Argentina 3-0 Brazil
BEIJING -- From the outset of Tuesday's Olympic semifinal between Brazil and Argentina, the Auriverde basically dared someone other than Lionel Messi to beat them. And for 52 minutes it worked. But then Sergio 'El Kun' Aguero called Brazil's bluff, scoring two second half goals and winning a penalty for good measure as he lead Argentina to a 3-0 win, and a spot in Saturday's final against Nigeria.
'This was like a final for us,' said Aguero. 'Beating Brazil is the best thing.' Argentina manager Sergio Batista added: 'I have always believed that [Aguero] has got great skill and talent. Even though his performances were not at his best earlier in the tournament, he played as we know he can today. That's what made a difference in the whole game, and I hope he plays the same in the final.'
But perhaps the bigger shock of the night was Brazil's approach. Not only did Anderson play the role of Messi's shadow, but midfield running mate Lucas was given a similar task on Riquelme. Who had ever heard of a Brazilian team sacrificing two midfielders to play man-marking roles? Certainly not Argentina.
'It was surprising because sometimes Anderson was playing as a fullback,' said Argentine midfielder Javier Mascherano.
With Anderson otherwise engaged, and with attackers Ronaldinho and Diego effectively shackled by Argentina's defence, Brazil were entirely dependent on their full-backs to generate any kind of attack. Brazil certainly have talent at that position, and a penetrating run from Rafinha nearly put the Seleção on top in the 12th minute, when his cross just eluded Rafael Sobis at the near post. But those kinds of chances proved scarce on the day.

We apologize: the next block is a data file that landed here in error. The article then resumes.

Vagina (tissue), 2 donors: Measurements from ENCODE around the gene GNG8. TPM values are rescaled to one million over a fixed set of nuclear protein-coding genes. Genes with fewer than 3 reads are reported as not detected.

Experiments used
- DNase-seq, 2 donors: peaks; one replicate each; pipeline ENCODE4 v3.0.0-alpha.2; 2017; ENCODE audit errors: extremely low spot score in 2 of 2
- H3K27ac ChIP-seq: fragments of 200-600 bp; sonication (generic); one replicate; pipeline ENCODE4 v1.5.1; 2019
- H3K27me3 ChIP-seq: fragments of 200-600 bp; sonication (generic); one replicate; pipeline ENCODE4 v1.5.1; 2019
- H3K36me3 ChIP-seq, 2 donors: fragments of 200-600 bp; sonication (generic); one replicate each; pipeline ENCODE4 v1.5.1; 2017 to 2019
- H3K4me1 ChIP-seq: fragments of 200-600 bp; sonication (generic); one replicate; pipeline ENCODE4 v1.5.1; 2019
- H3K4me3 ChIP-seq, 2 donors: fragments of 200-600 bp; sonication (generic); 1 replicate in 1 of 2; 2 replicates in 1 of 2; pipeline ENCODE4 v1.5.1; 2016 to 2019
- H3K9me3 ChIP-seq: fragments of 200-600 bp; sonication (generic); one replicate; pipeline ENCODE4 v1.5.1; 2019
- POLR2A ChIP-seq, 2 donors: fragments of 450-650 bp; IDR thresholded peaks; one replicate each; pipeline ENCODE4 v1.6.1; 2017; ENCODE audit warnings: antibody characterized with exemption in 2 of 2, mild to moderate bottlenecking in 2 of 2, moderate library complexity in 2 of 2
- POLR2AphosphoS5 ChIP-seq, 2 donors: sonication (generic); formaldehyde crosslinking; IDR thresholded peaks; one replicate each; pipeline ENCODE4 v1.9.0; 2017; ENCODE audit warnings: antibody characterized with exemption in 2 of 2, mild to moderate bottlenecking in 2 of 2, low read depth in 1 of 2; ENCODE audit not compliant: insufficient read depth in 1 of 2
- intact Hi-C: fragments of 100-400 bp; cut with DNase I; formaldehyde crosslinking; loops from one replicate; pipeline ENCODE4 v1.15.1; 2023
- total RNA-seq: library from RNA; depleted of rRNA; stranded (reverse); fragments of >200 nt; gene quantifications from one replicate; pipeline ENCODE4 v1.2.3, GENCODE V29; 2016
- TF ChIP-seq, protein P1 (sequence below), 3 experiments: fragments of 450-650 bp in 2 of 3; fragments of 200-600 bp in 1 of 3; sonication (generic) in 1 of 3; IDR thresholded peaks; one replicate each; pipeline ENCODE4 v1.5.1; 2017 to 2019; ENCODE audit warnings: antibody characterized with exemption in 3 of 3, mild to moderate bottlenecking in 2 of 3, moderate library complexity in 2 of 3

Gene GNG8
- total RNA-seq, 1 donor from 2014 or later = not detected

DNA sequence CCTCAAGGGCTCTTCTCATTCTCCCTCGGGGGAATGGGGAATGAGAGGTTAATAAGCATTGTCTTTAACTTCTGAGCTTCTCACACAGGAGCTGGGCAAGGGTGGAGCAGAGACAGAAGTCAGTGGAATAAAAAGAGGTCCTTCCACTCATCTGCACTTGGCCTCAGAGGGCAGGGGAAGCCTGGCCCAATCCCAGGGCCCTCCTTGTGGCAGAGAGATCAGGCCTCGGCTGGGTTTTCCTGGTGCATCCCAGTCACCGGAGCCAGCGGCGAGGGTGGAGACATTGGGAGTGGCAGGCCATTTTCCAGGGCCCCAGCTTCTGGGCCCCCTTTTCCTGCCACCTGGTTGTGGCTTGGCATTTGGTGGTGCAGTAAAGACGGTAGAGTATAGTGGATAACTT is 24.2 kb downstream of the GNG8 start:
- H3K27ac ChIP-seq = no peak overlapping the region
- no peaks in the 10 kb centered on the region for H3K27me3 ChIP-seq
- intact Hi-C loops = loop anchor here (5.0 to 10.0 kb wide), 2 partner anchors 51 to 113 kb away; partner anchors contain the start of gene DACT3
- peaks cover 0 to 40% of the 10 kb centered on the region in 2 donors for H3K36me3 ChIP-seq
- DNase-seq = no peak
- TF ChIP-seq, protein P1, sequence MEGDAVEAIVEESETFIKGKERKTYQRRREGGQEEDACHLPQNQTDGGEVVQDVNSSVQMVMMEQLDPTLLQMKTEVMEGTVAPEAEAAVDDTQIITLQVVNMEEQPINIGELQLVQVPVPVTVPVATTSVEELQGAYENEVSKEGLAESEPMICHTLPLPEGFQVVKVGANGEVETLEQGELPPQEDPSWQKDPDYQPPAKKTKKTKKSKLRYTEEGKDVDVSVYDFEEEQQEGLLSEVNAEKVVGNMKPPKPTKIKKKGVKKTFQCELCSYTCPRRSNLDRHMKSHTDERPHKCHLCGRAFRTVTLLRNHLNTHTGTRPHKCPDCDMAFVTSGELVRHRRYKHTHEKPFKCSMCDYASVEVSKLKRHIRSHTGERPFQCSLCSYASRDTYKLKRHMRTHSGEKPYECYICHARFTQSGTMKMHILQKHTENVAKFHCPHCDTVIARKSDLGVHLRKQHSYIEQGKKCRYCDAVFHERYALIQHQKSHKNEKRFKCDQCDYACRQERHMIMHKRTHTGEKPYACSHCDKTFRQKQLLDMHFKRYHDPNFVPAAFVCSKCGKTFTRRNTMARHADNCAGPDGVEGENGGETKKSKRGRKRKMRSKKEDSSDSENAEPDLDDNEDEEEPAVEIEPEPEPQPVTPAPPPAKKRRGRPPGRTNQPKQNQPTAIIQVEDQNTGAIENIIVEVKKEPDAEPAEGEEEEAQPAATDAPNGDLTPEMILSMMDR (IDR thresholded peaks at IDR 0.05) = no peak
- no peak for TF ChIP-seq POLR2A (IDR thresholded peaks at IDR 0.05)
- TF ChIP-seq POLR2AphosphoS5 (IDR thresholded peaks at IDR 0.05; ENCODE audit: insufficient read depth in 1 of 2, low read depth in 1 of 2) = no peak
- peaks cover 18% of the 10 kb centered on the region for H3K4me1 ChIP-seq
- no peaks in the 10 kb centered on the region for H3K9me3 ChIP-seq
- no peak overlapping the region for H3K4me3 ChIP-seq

Oddly, Brazil refused to apologize for their game plan, one that when combined with two late red cards to Lucas and Thiago Neves, made their style barely recognizable for much of the match.
Lucas insisted that the plan to man-mark Messi and Riquelme was 'a group decision.' Dunga meanwhile stressed that, 'You can't keep everything like in the 1960's,' while also applauding the effectiveness of England's World Cup-winning team of 1966. No disrespect to Sir Bobby Charlton et al, but such praise is downright rare from a Brazilian head coach.
But while questions abound about the state of Brazil's style, there are no such concerns for Argentina. Not only does the Albiceleste appear to be reaching their peak, but the fact that the team is getting contributions from players other than Messi and Riquelme certainly bodes well for the final. And if Nigeria challenges the other performers in Argentina's lineup to beat them, that's a dare the Albiceleste will be only too happy to accept.
Jeff Carlisle covers MLS and the U.S. national team for ESPNsoccernet. He also writes for Center Line soccer and can be reached at firstname.lastname@example.org.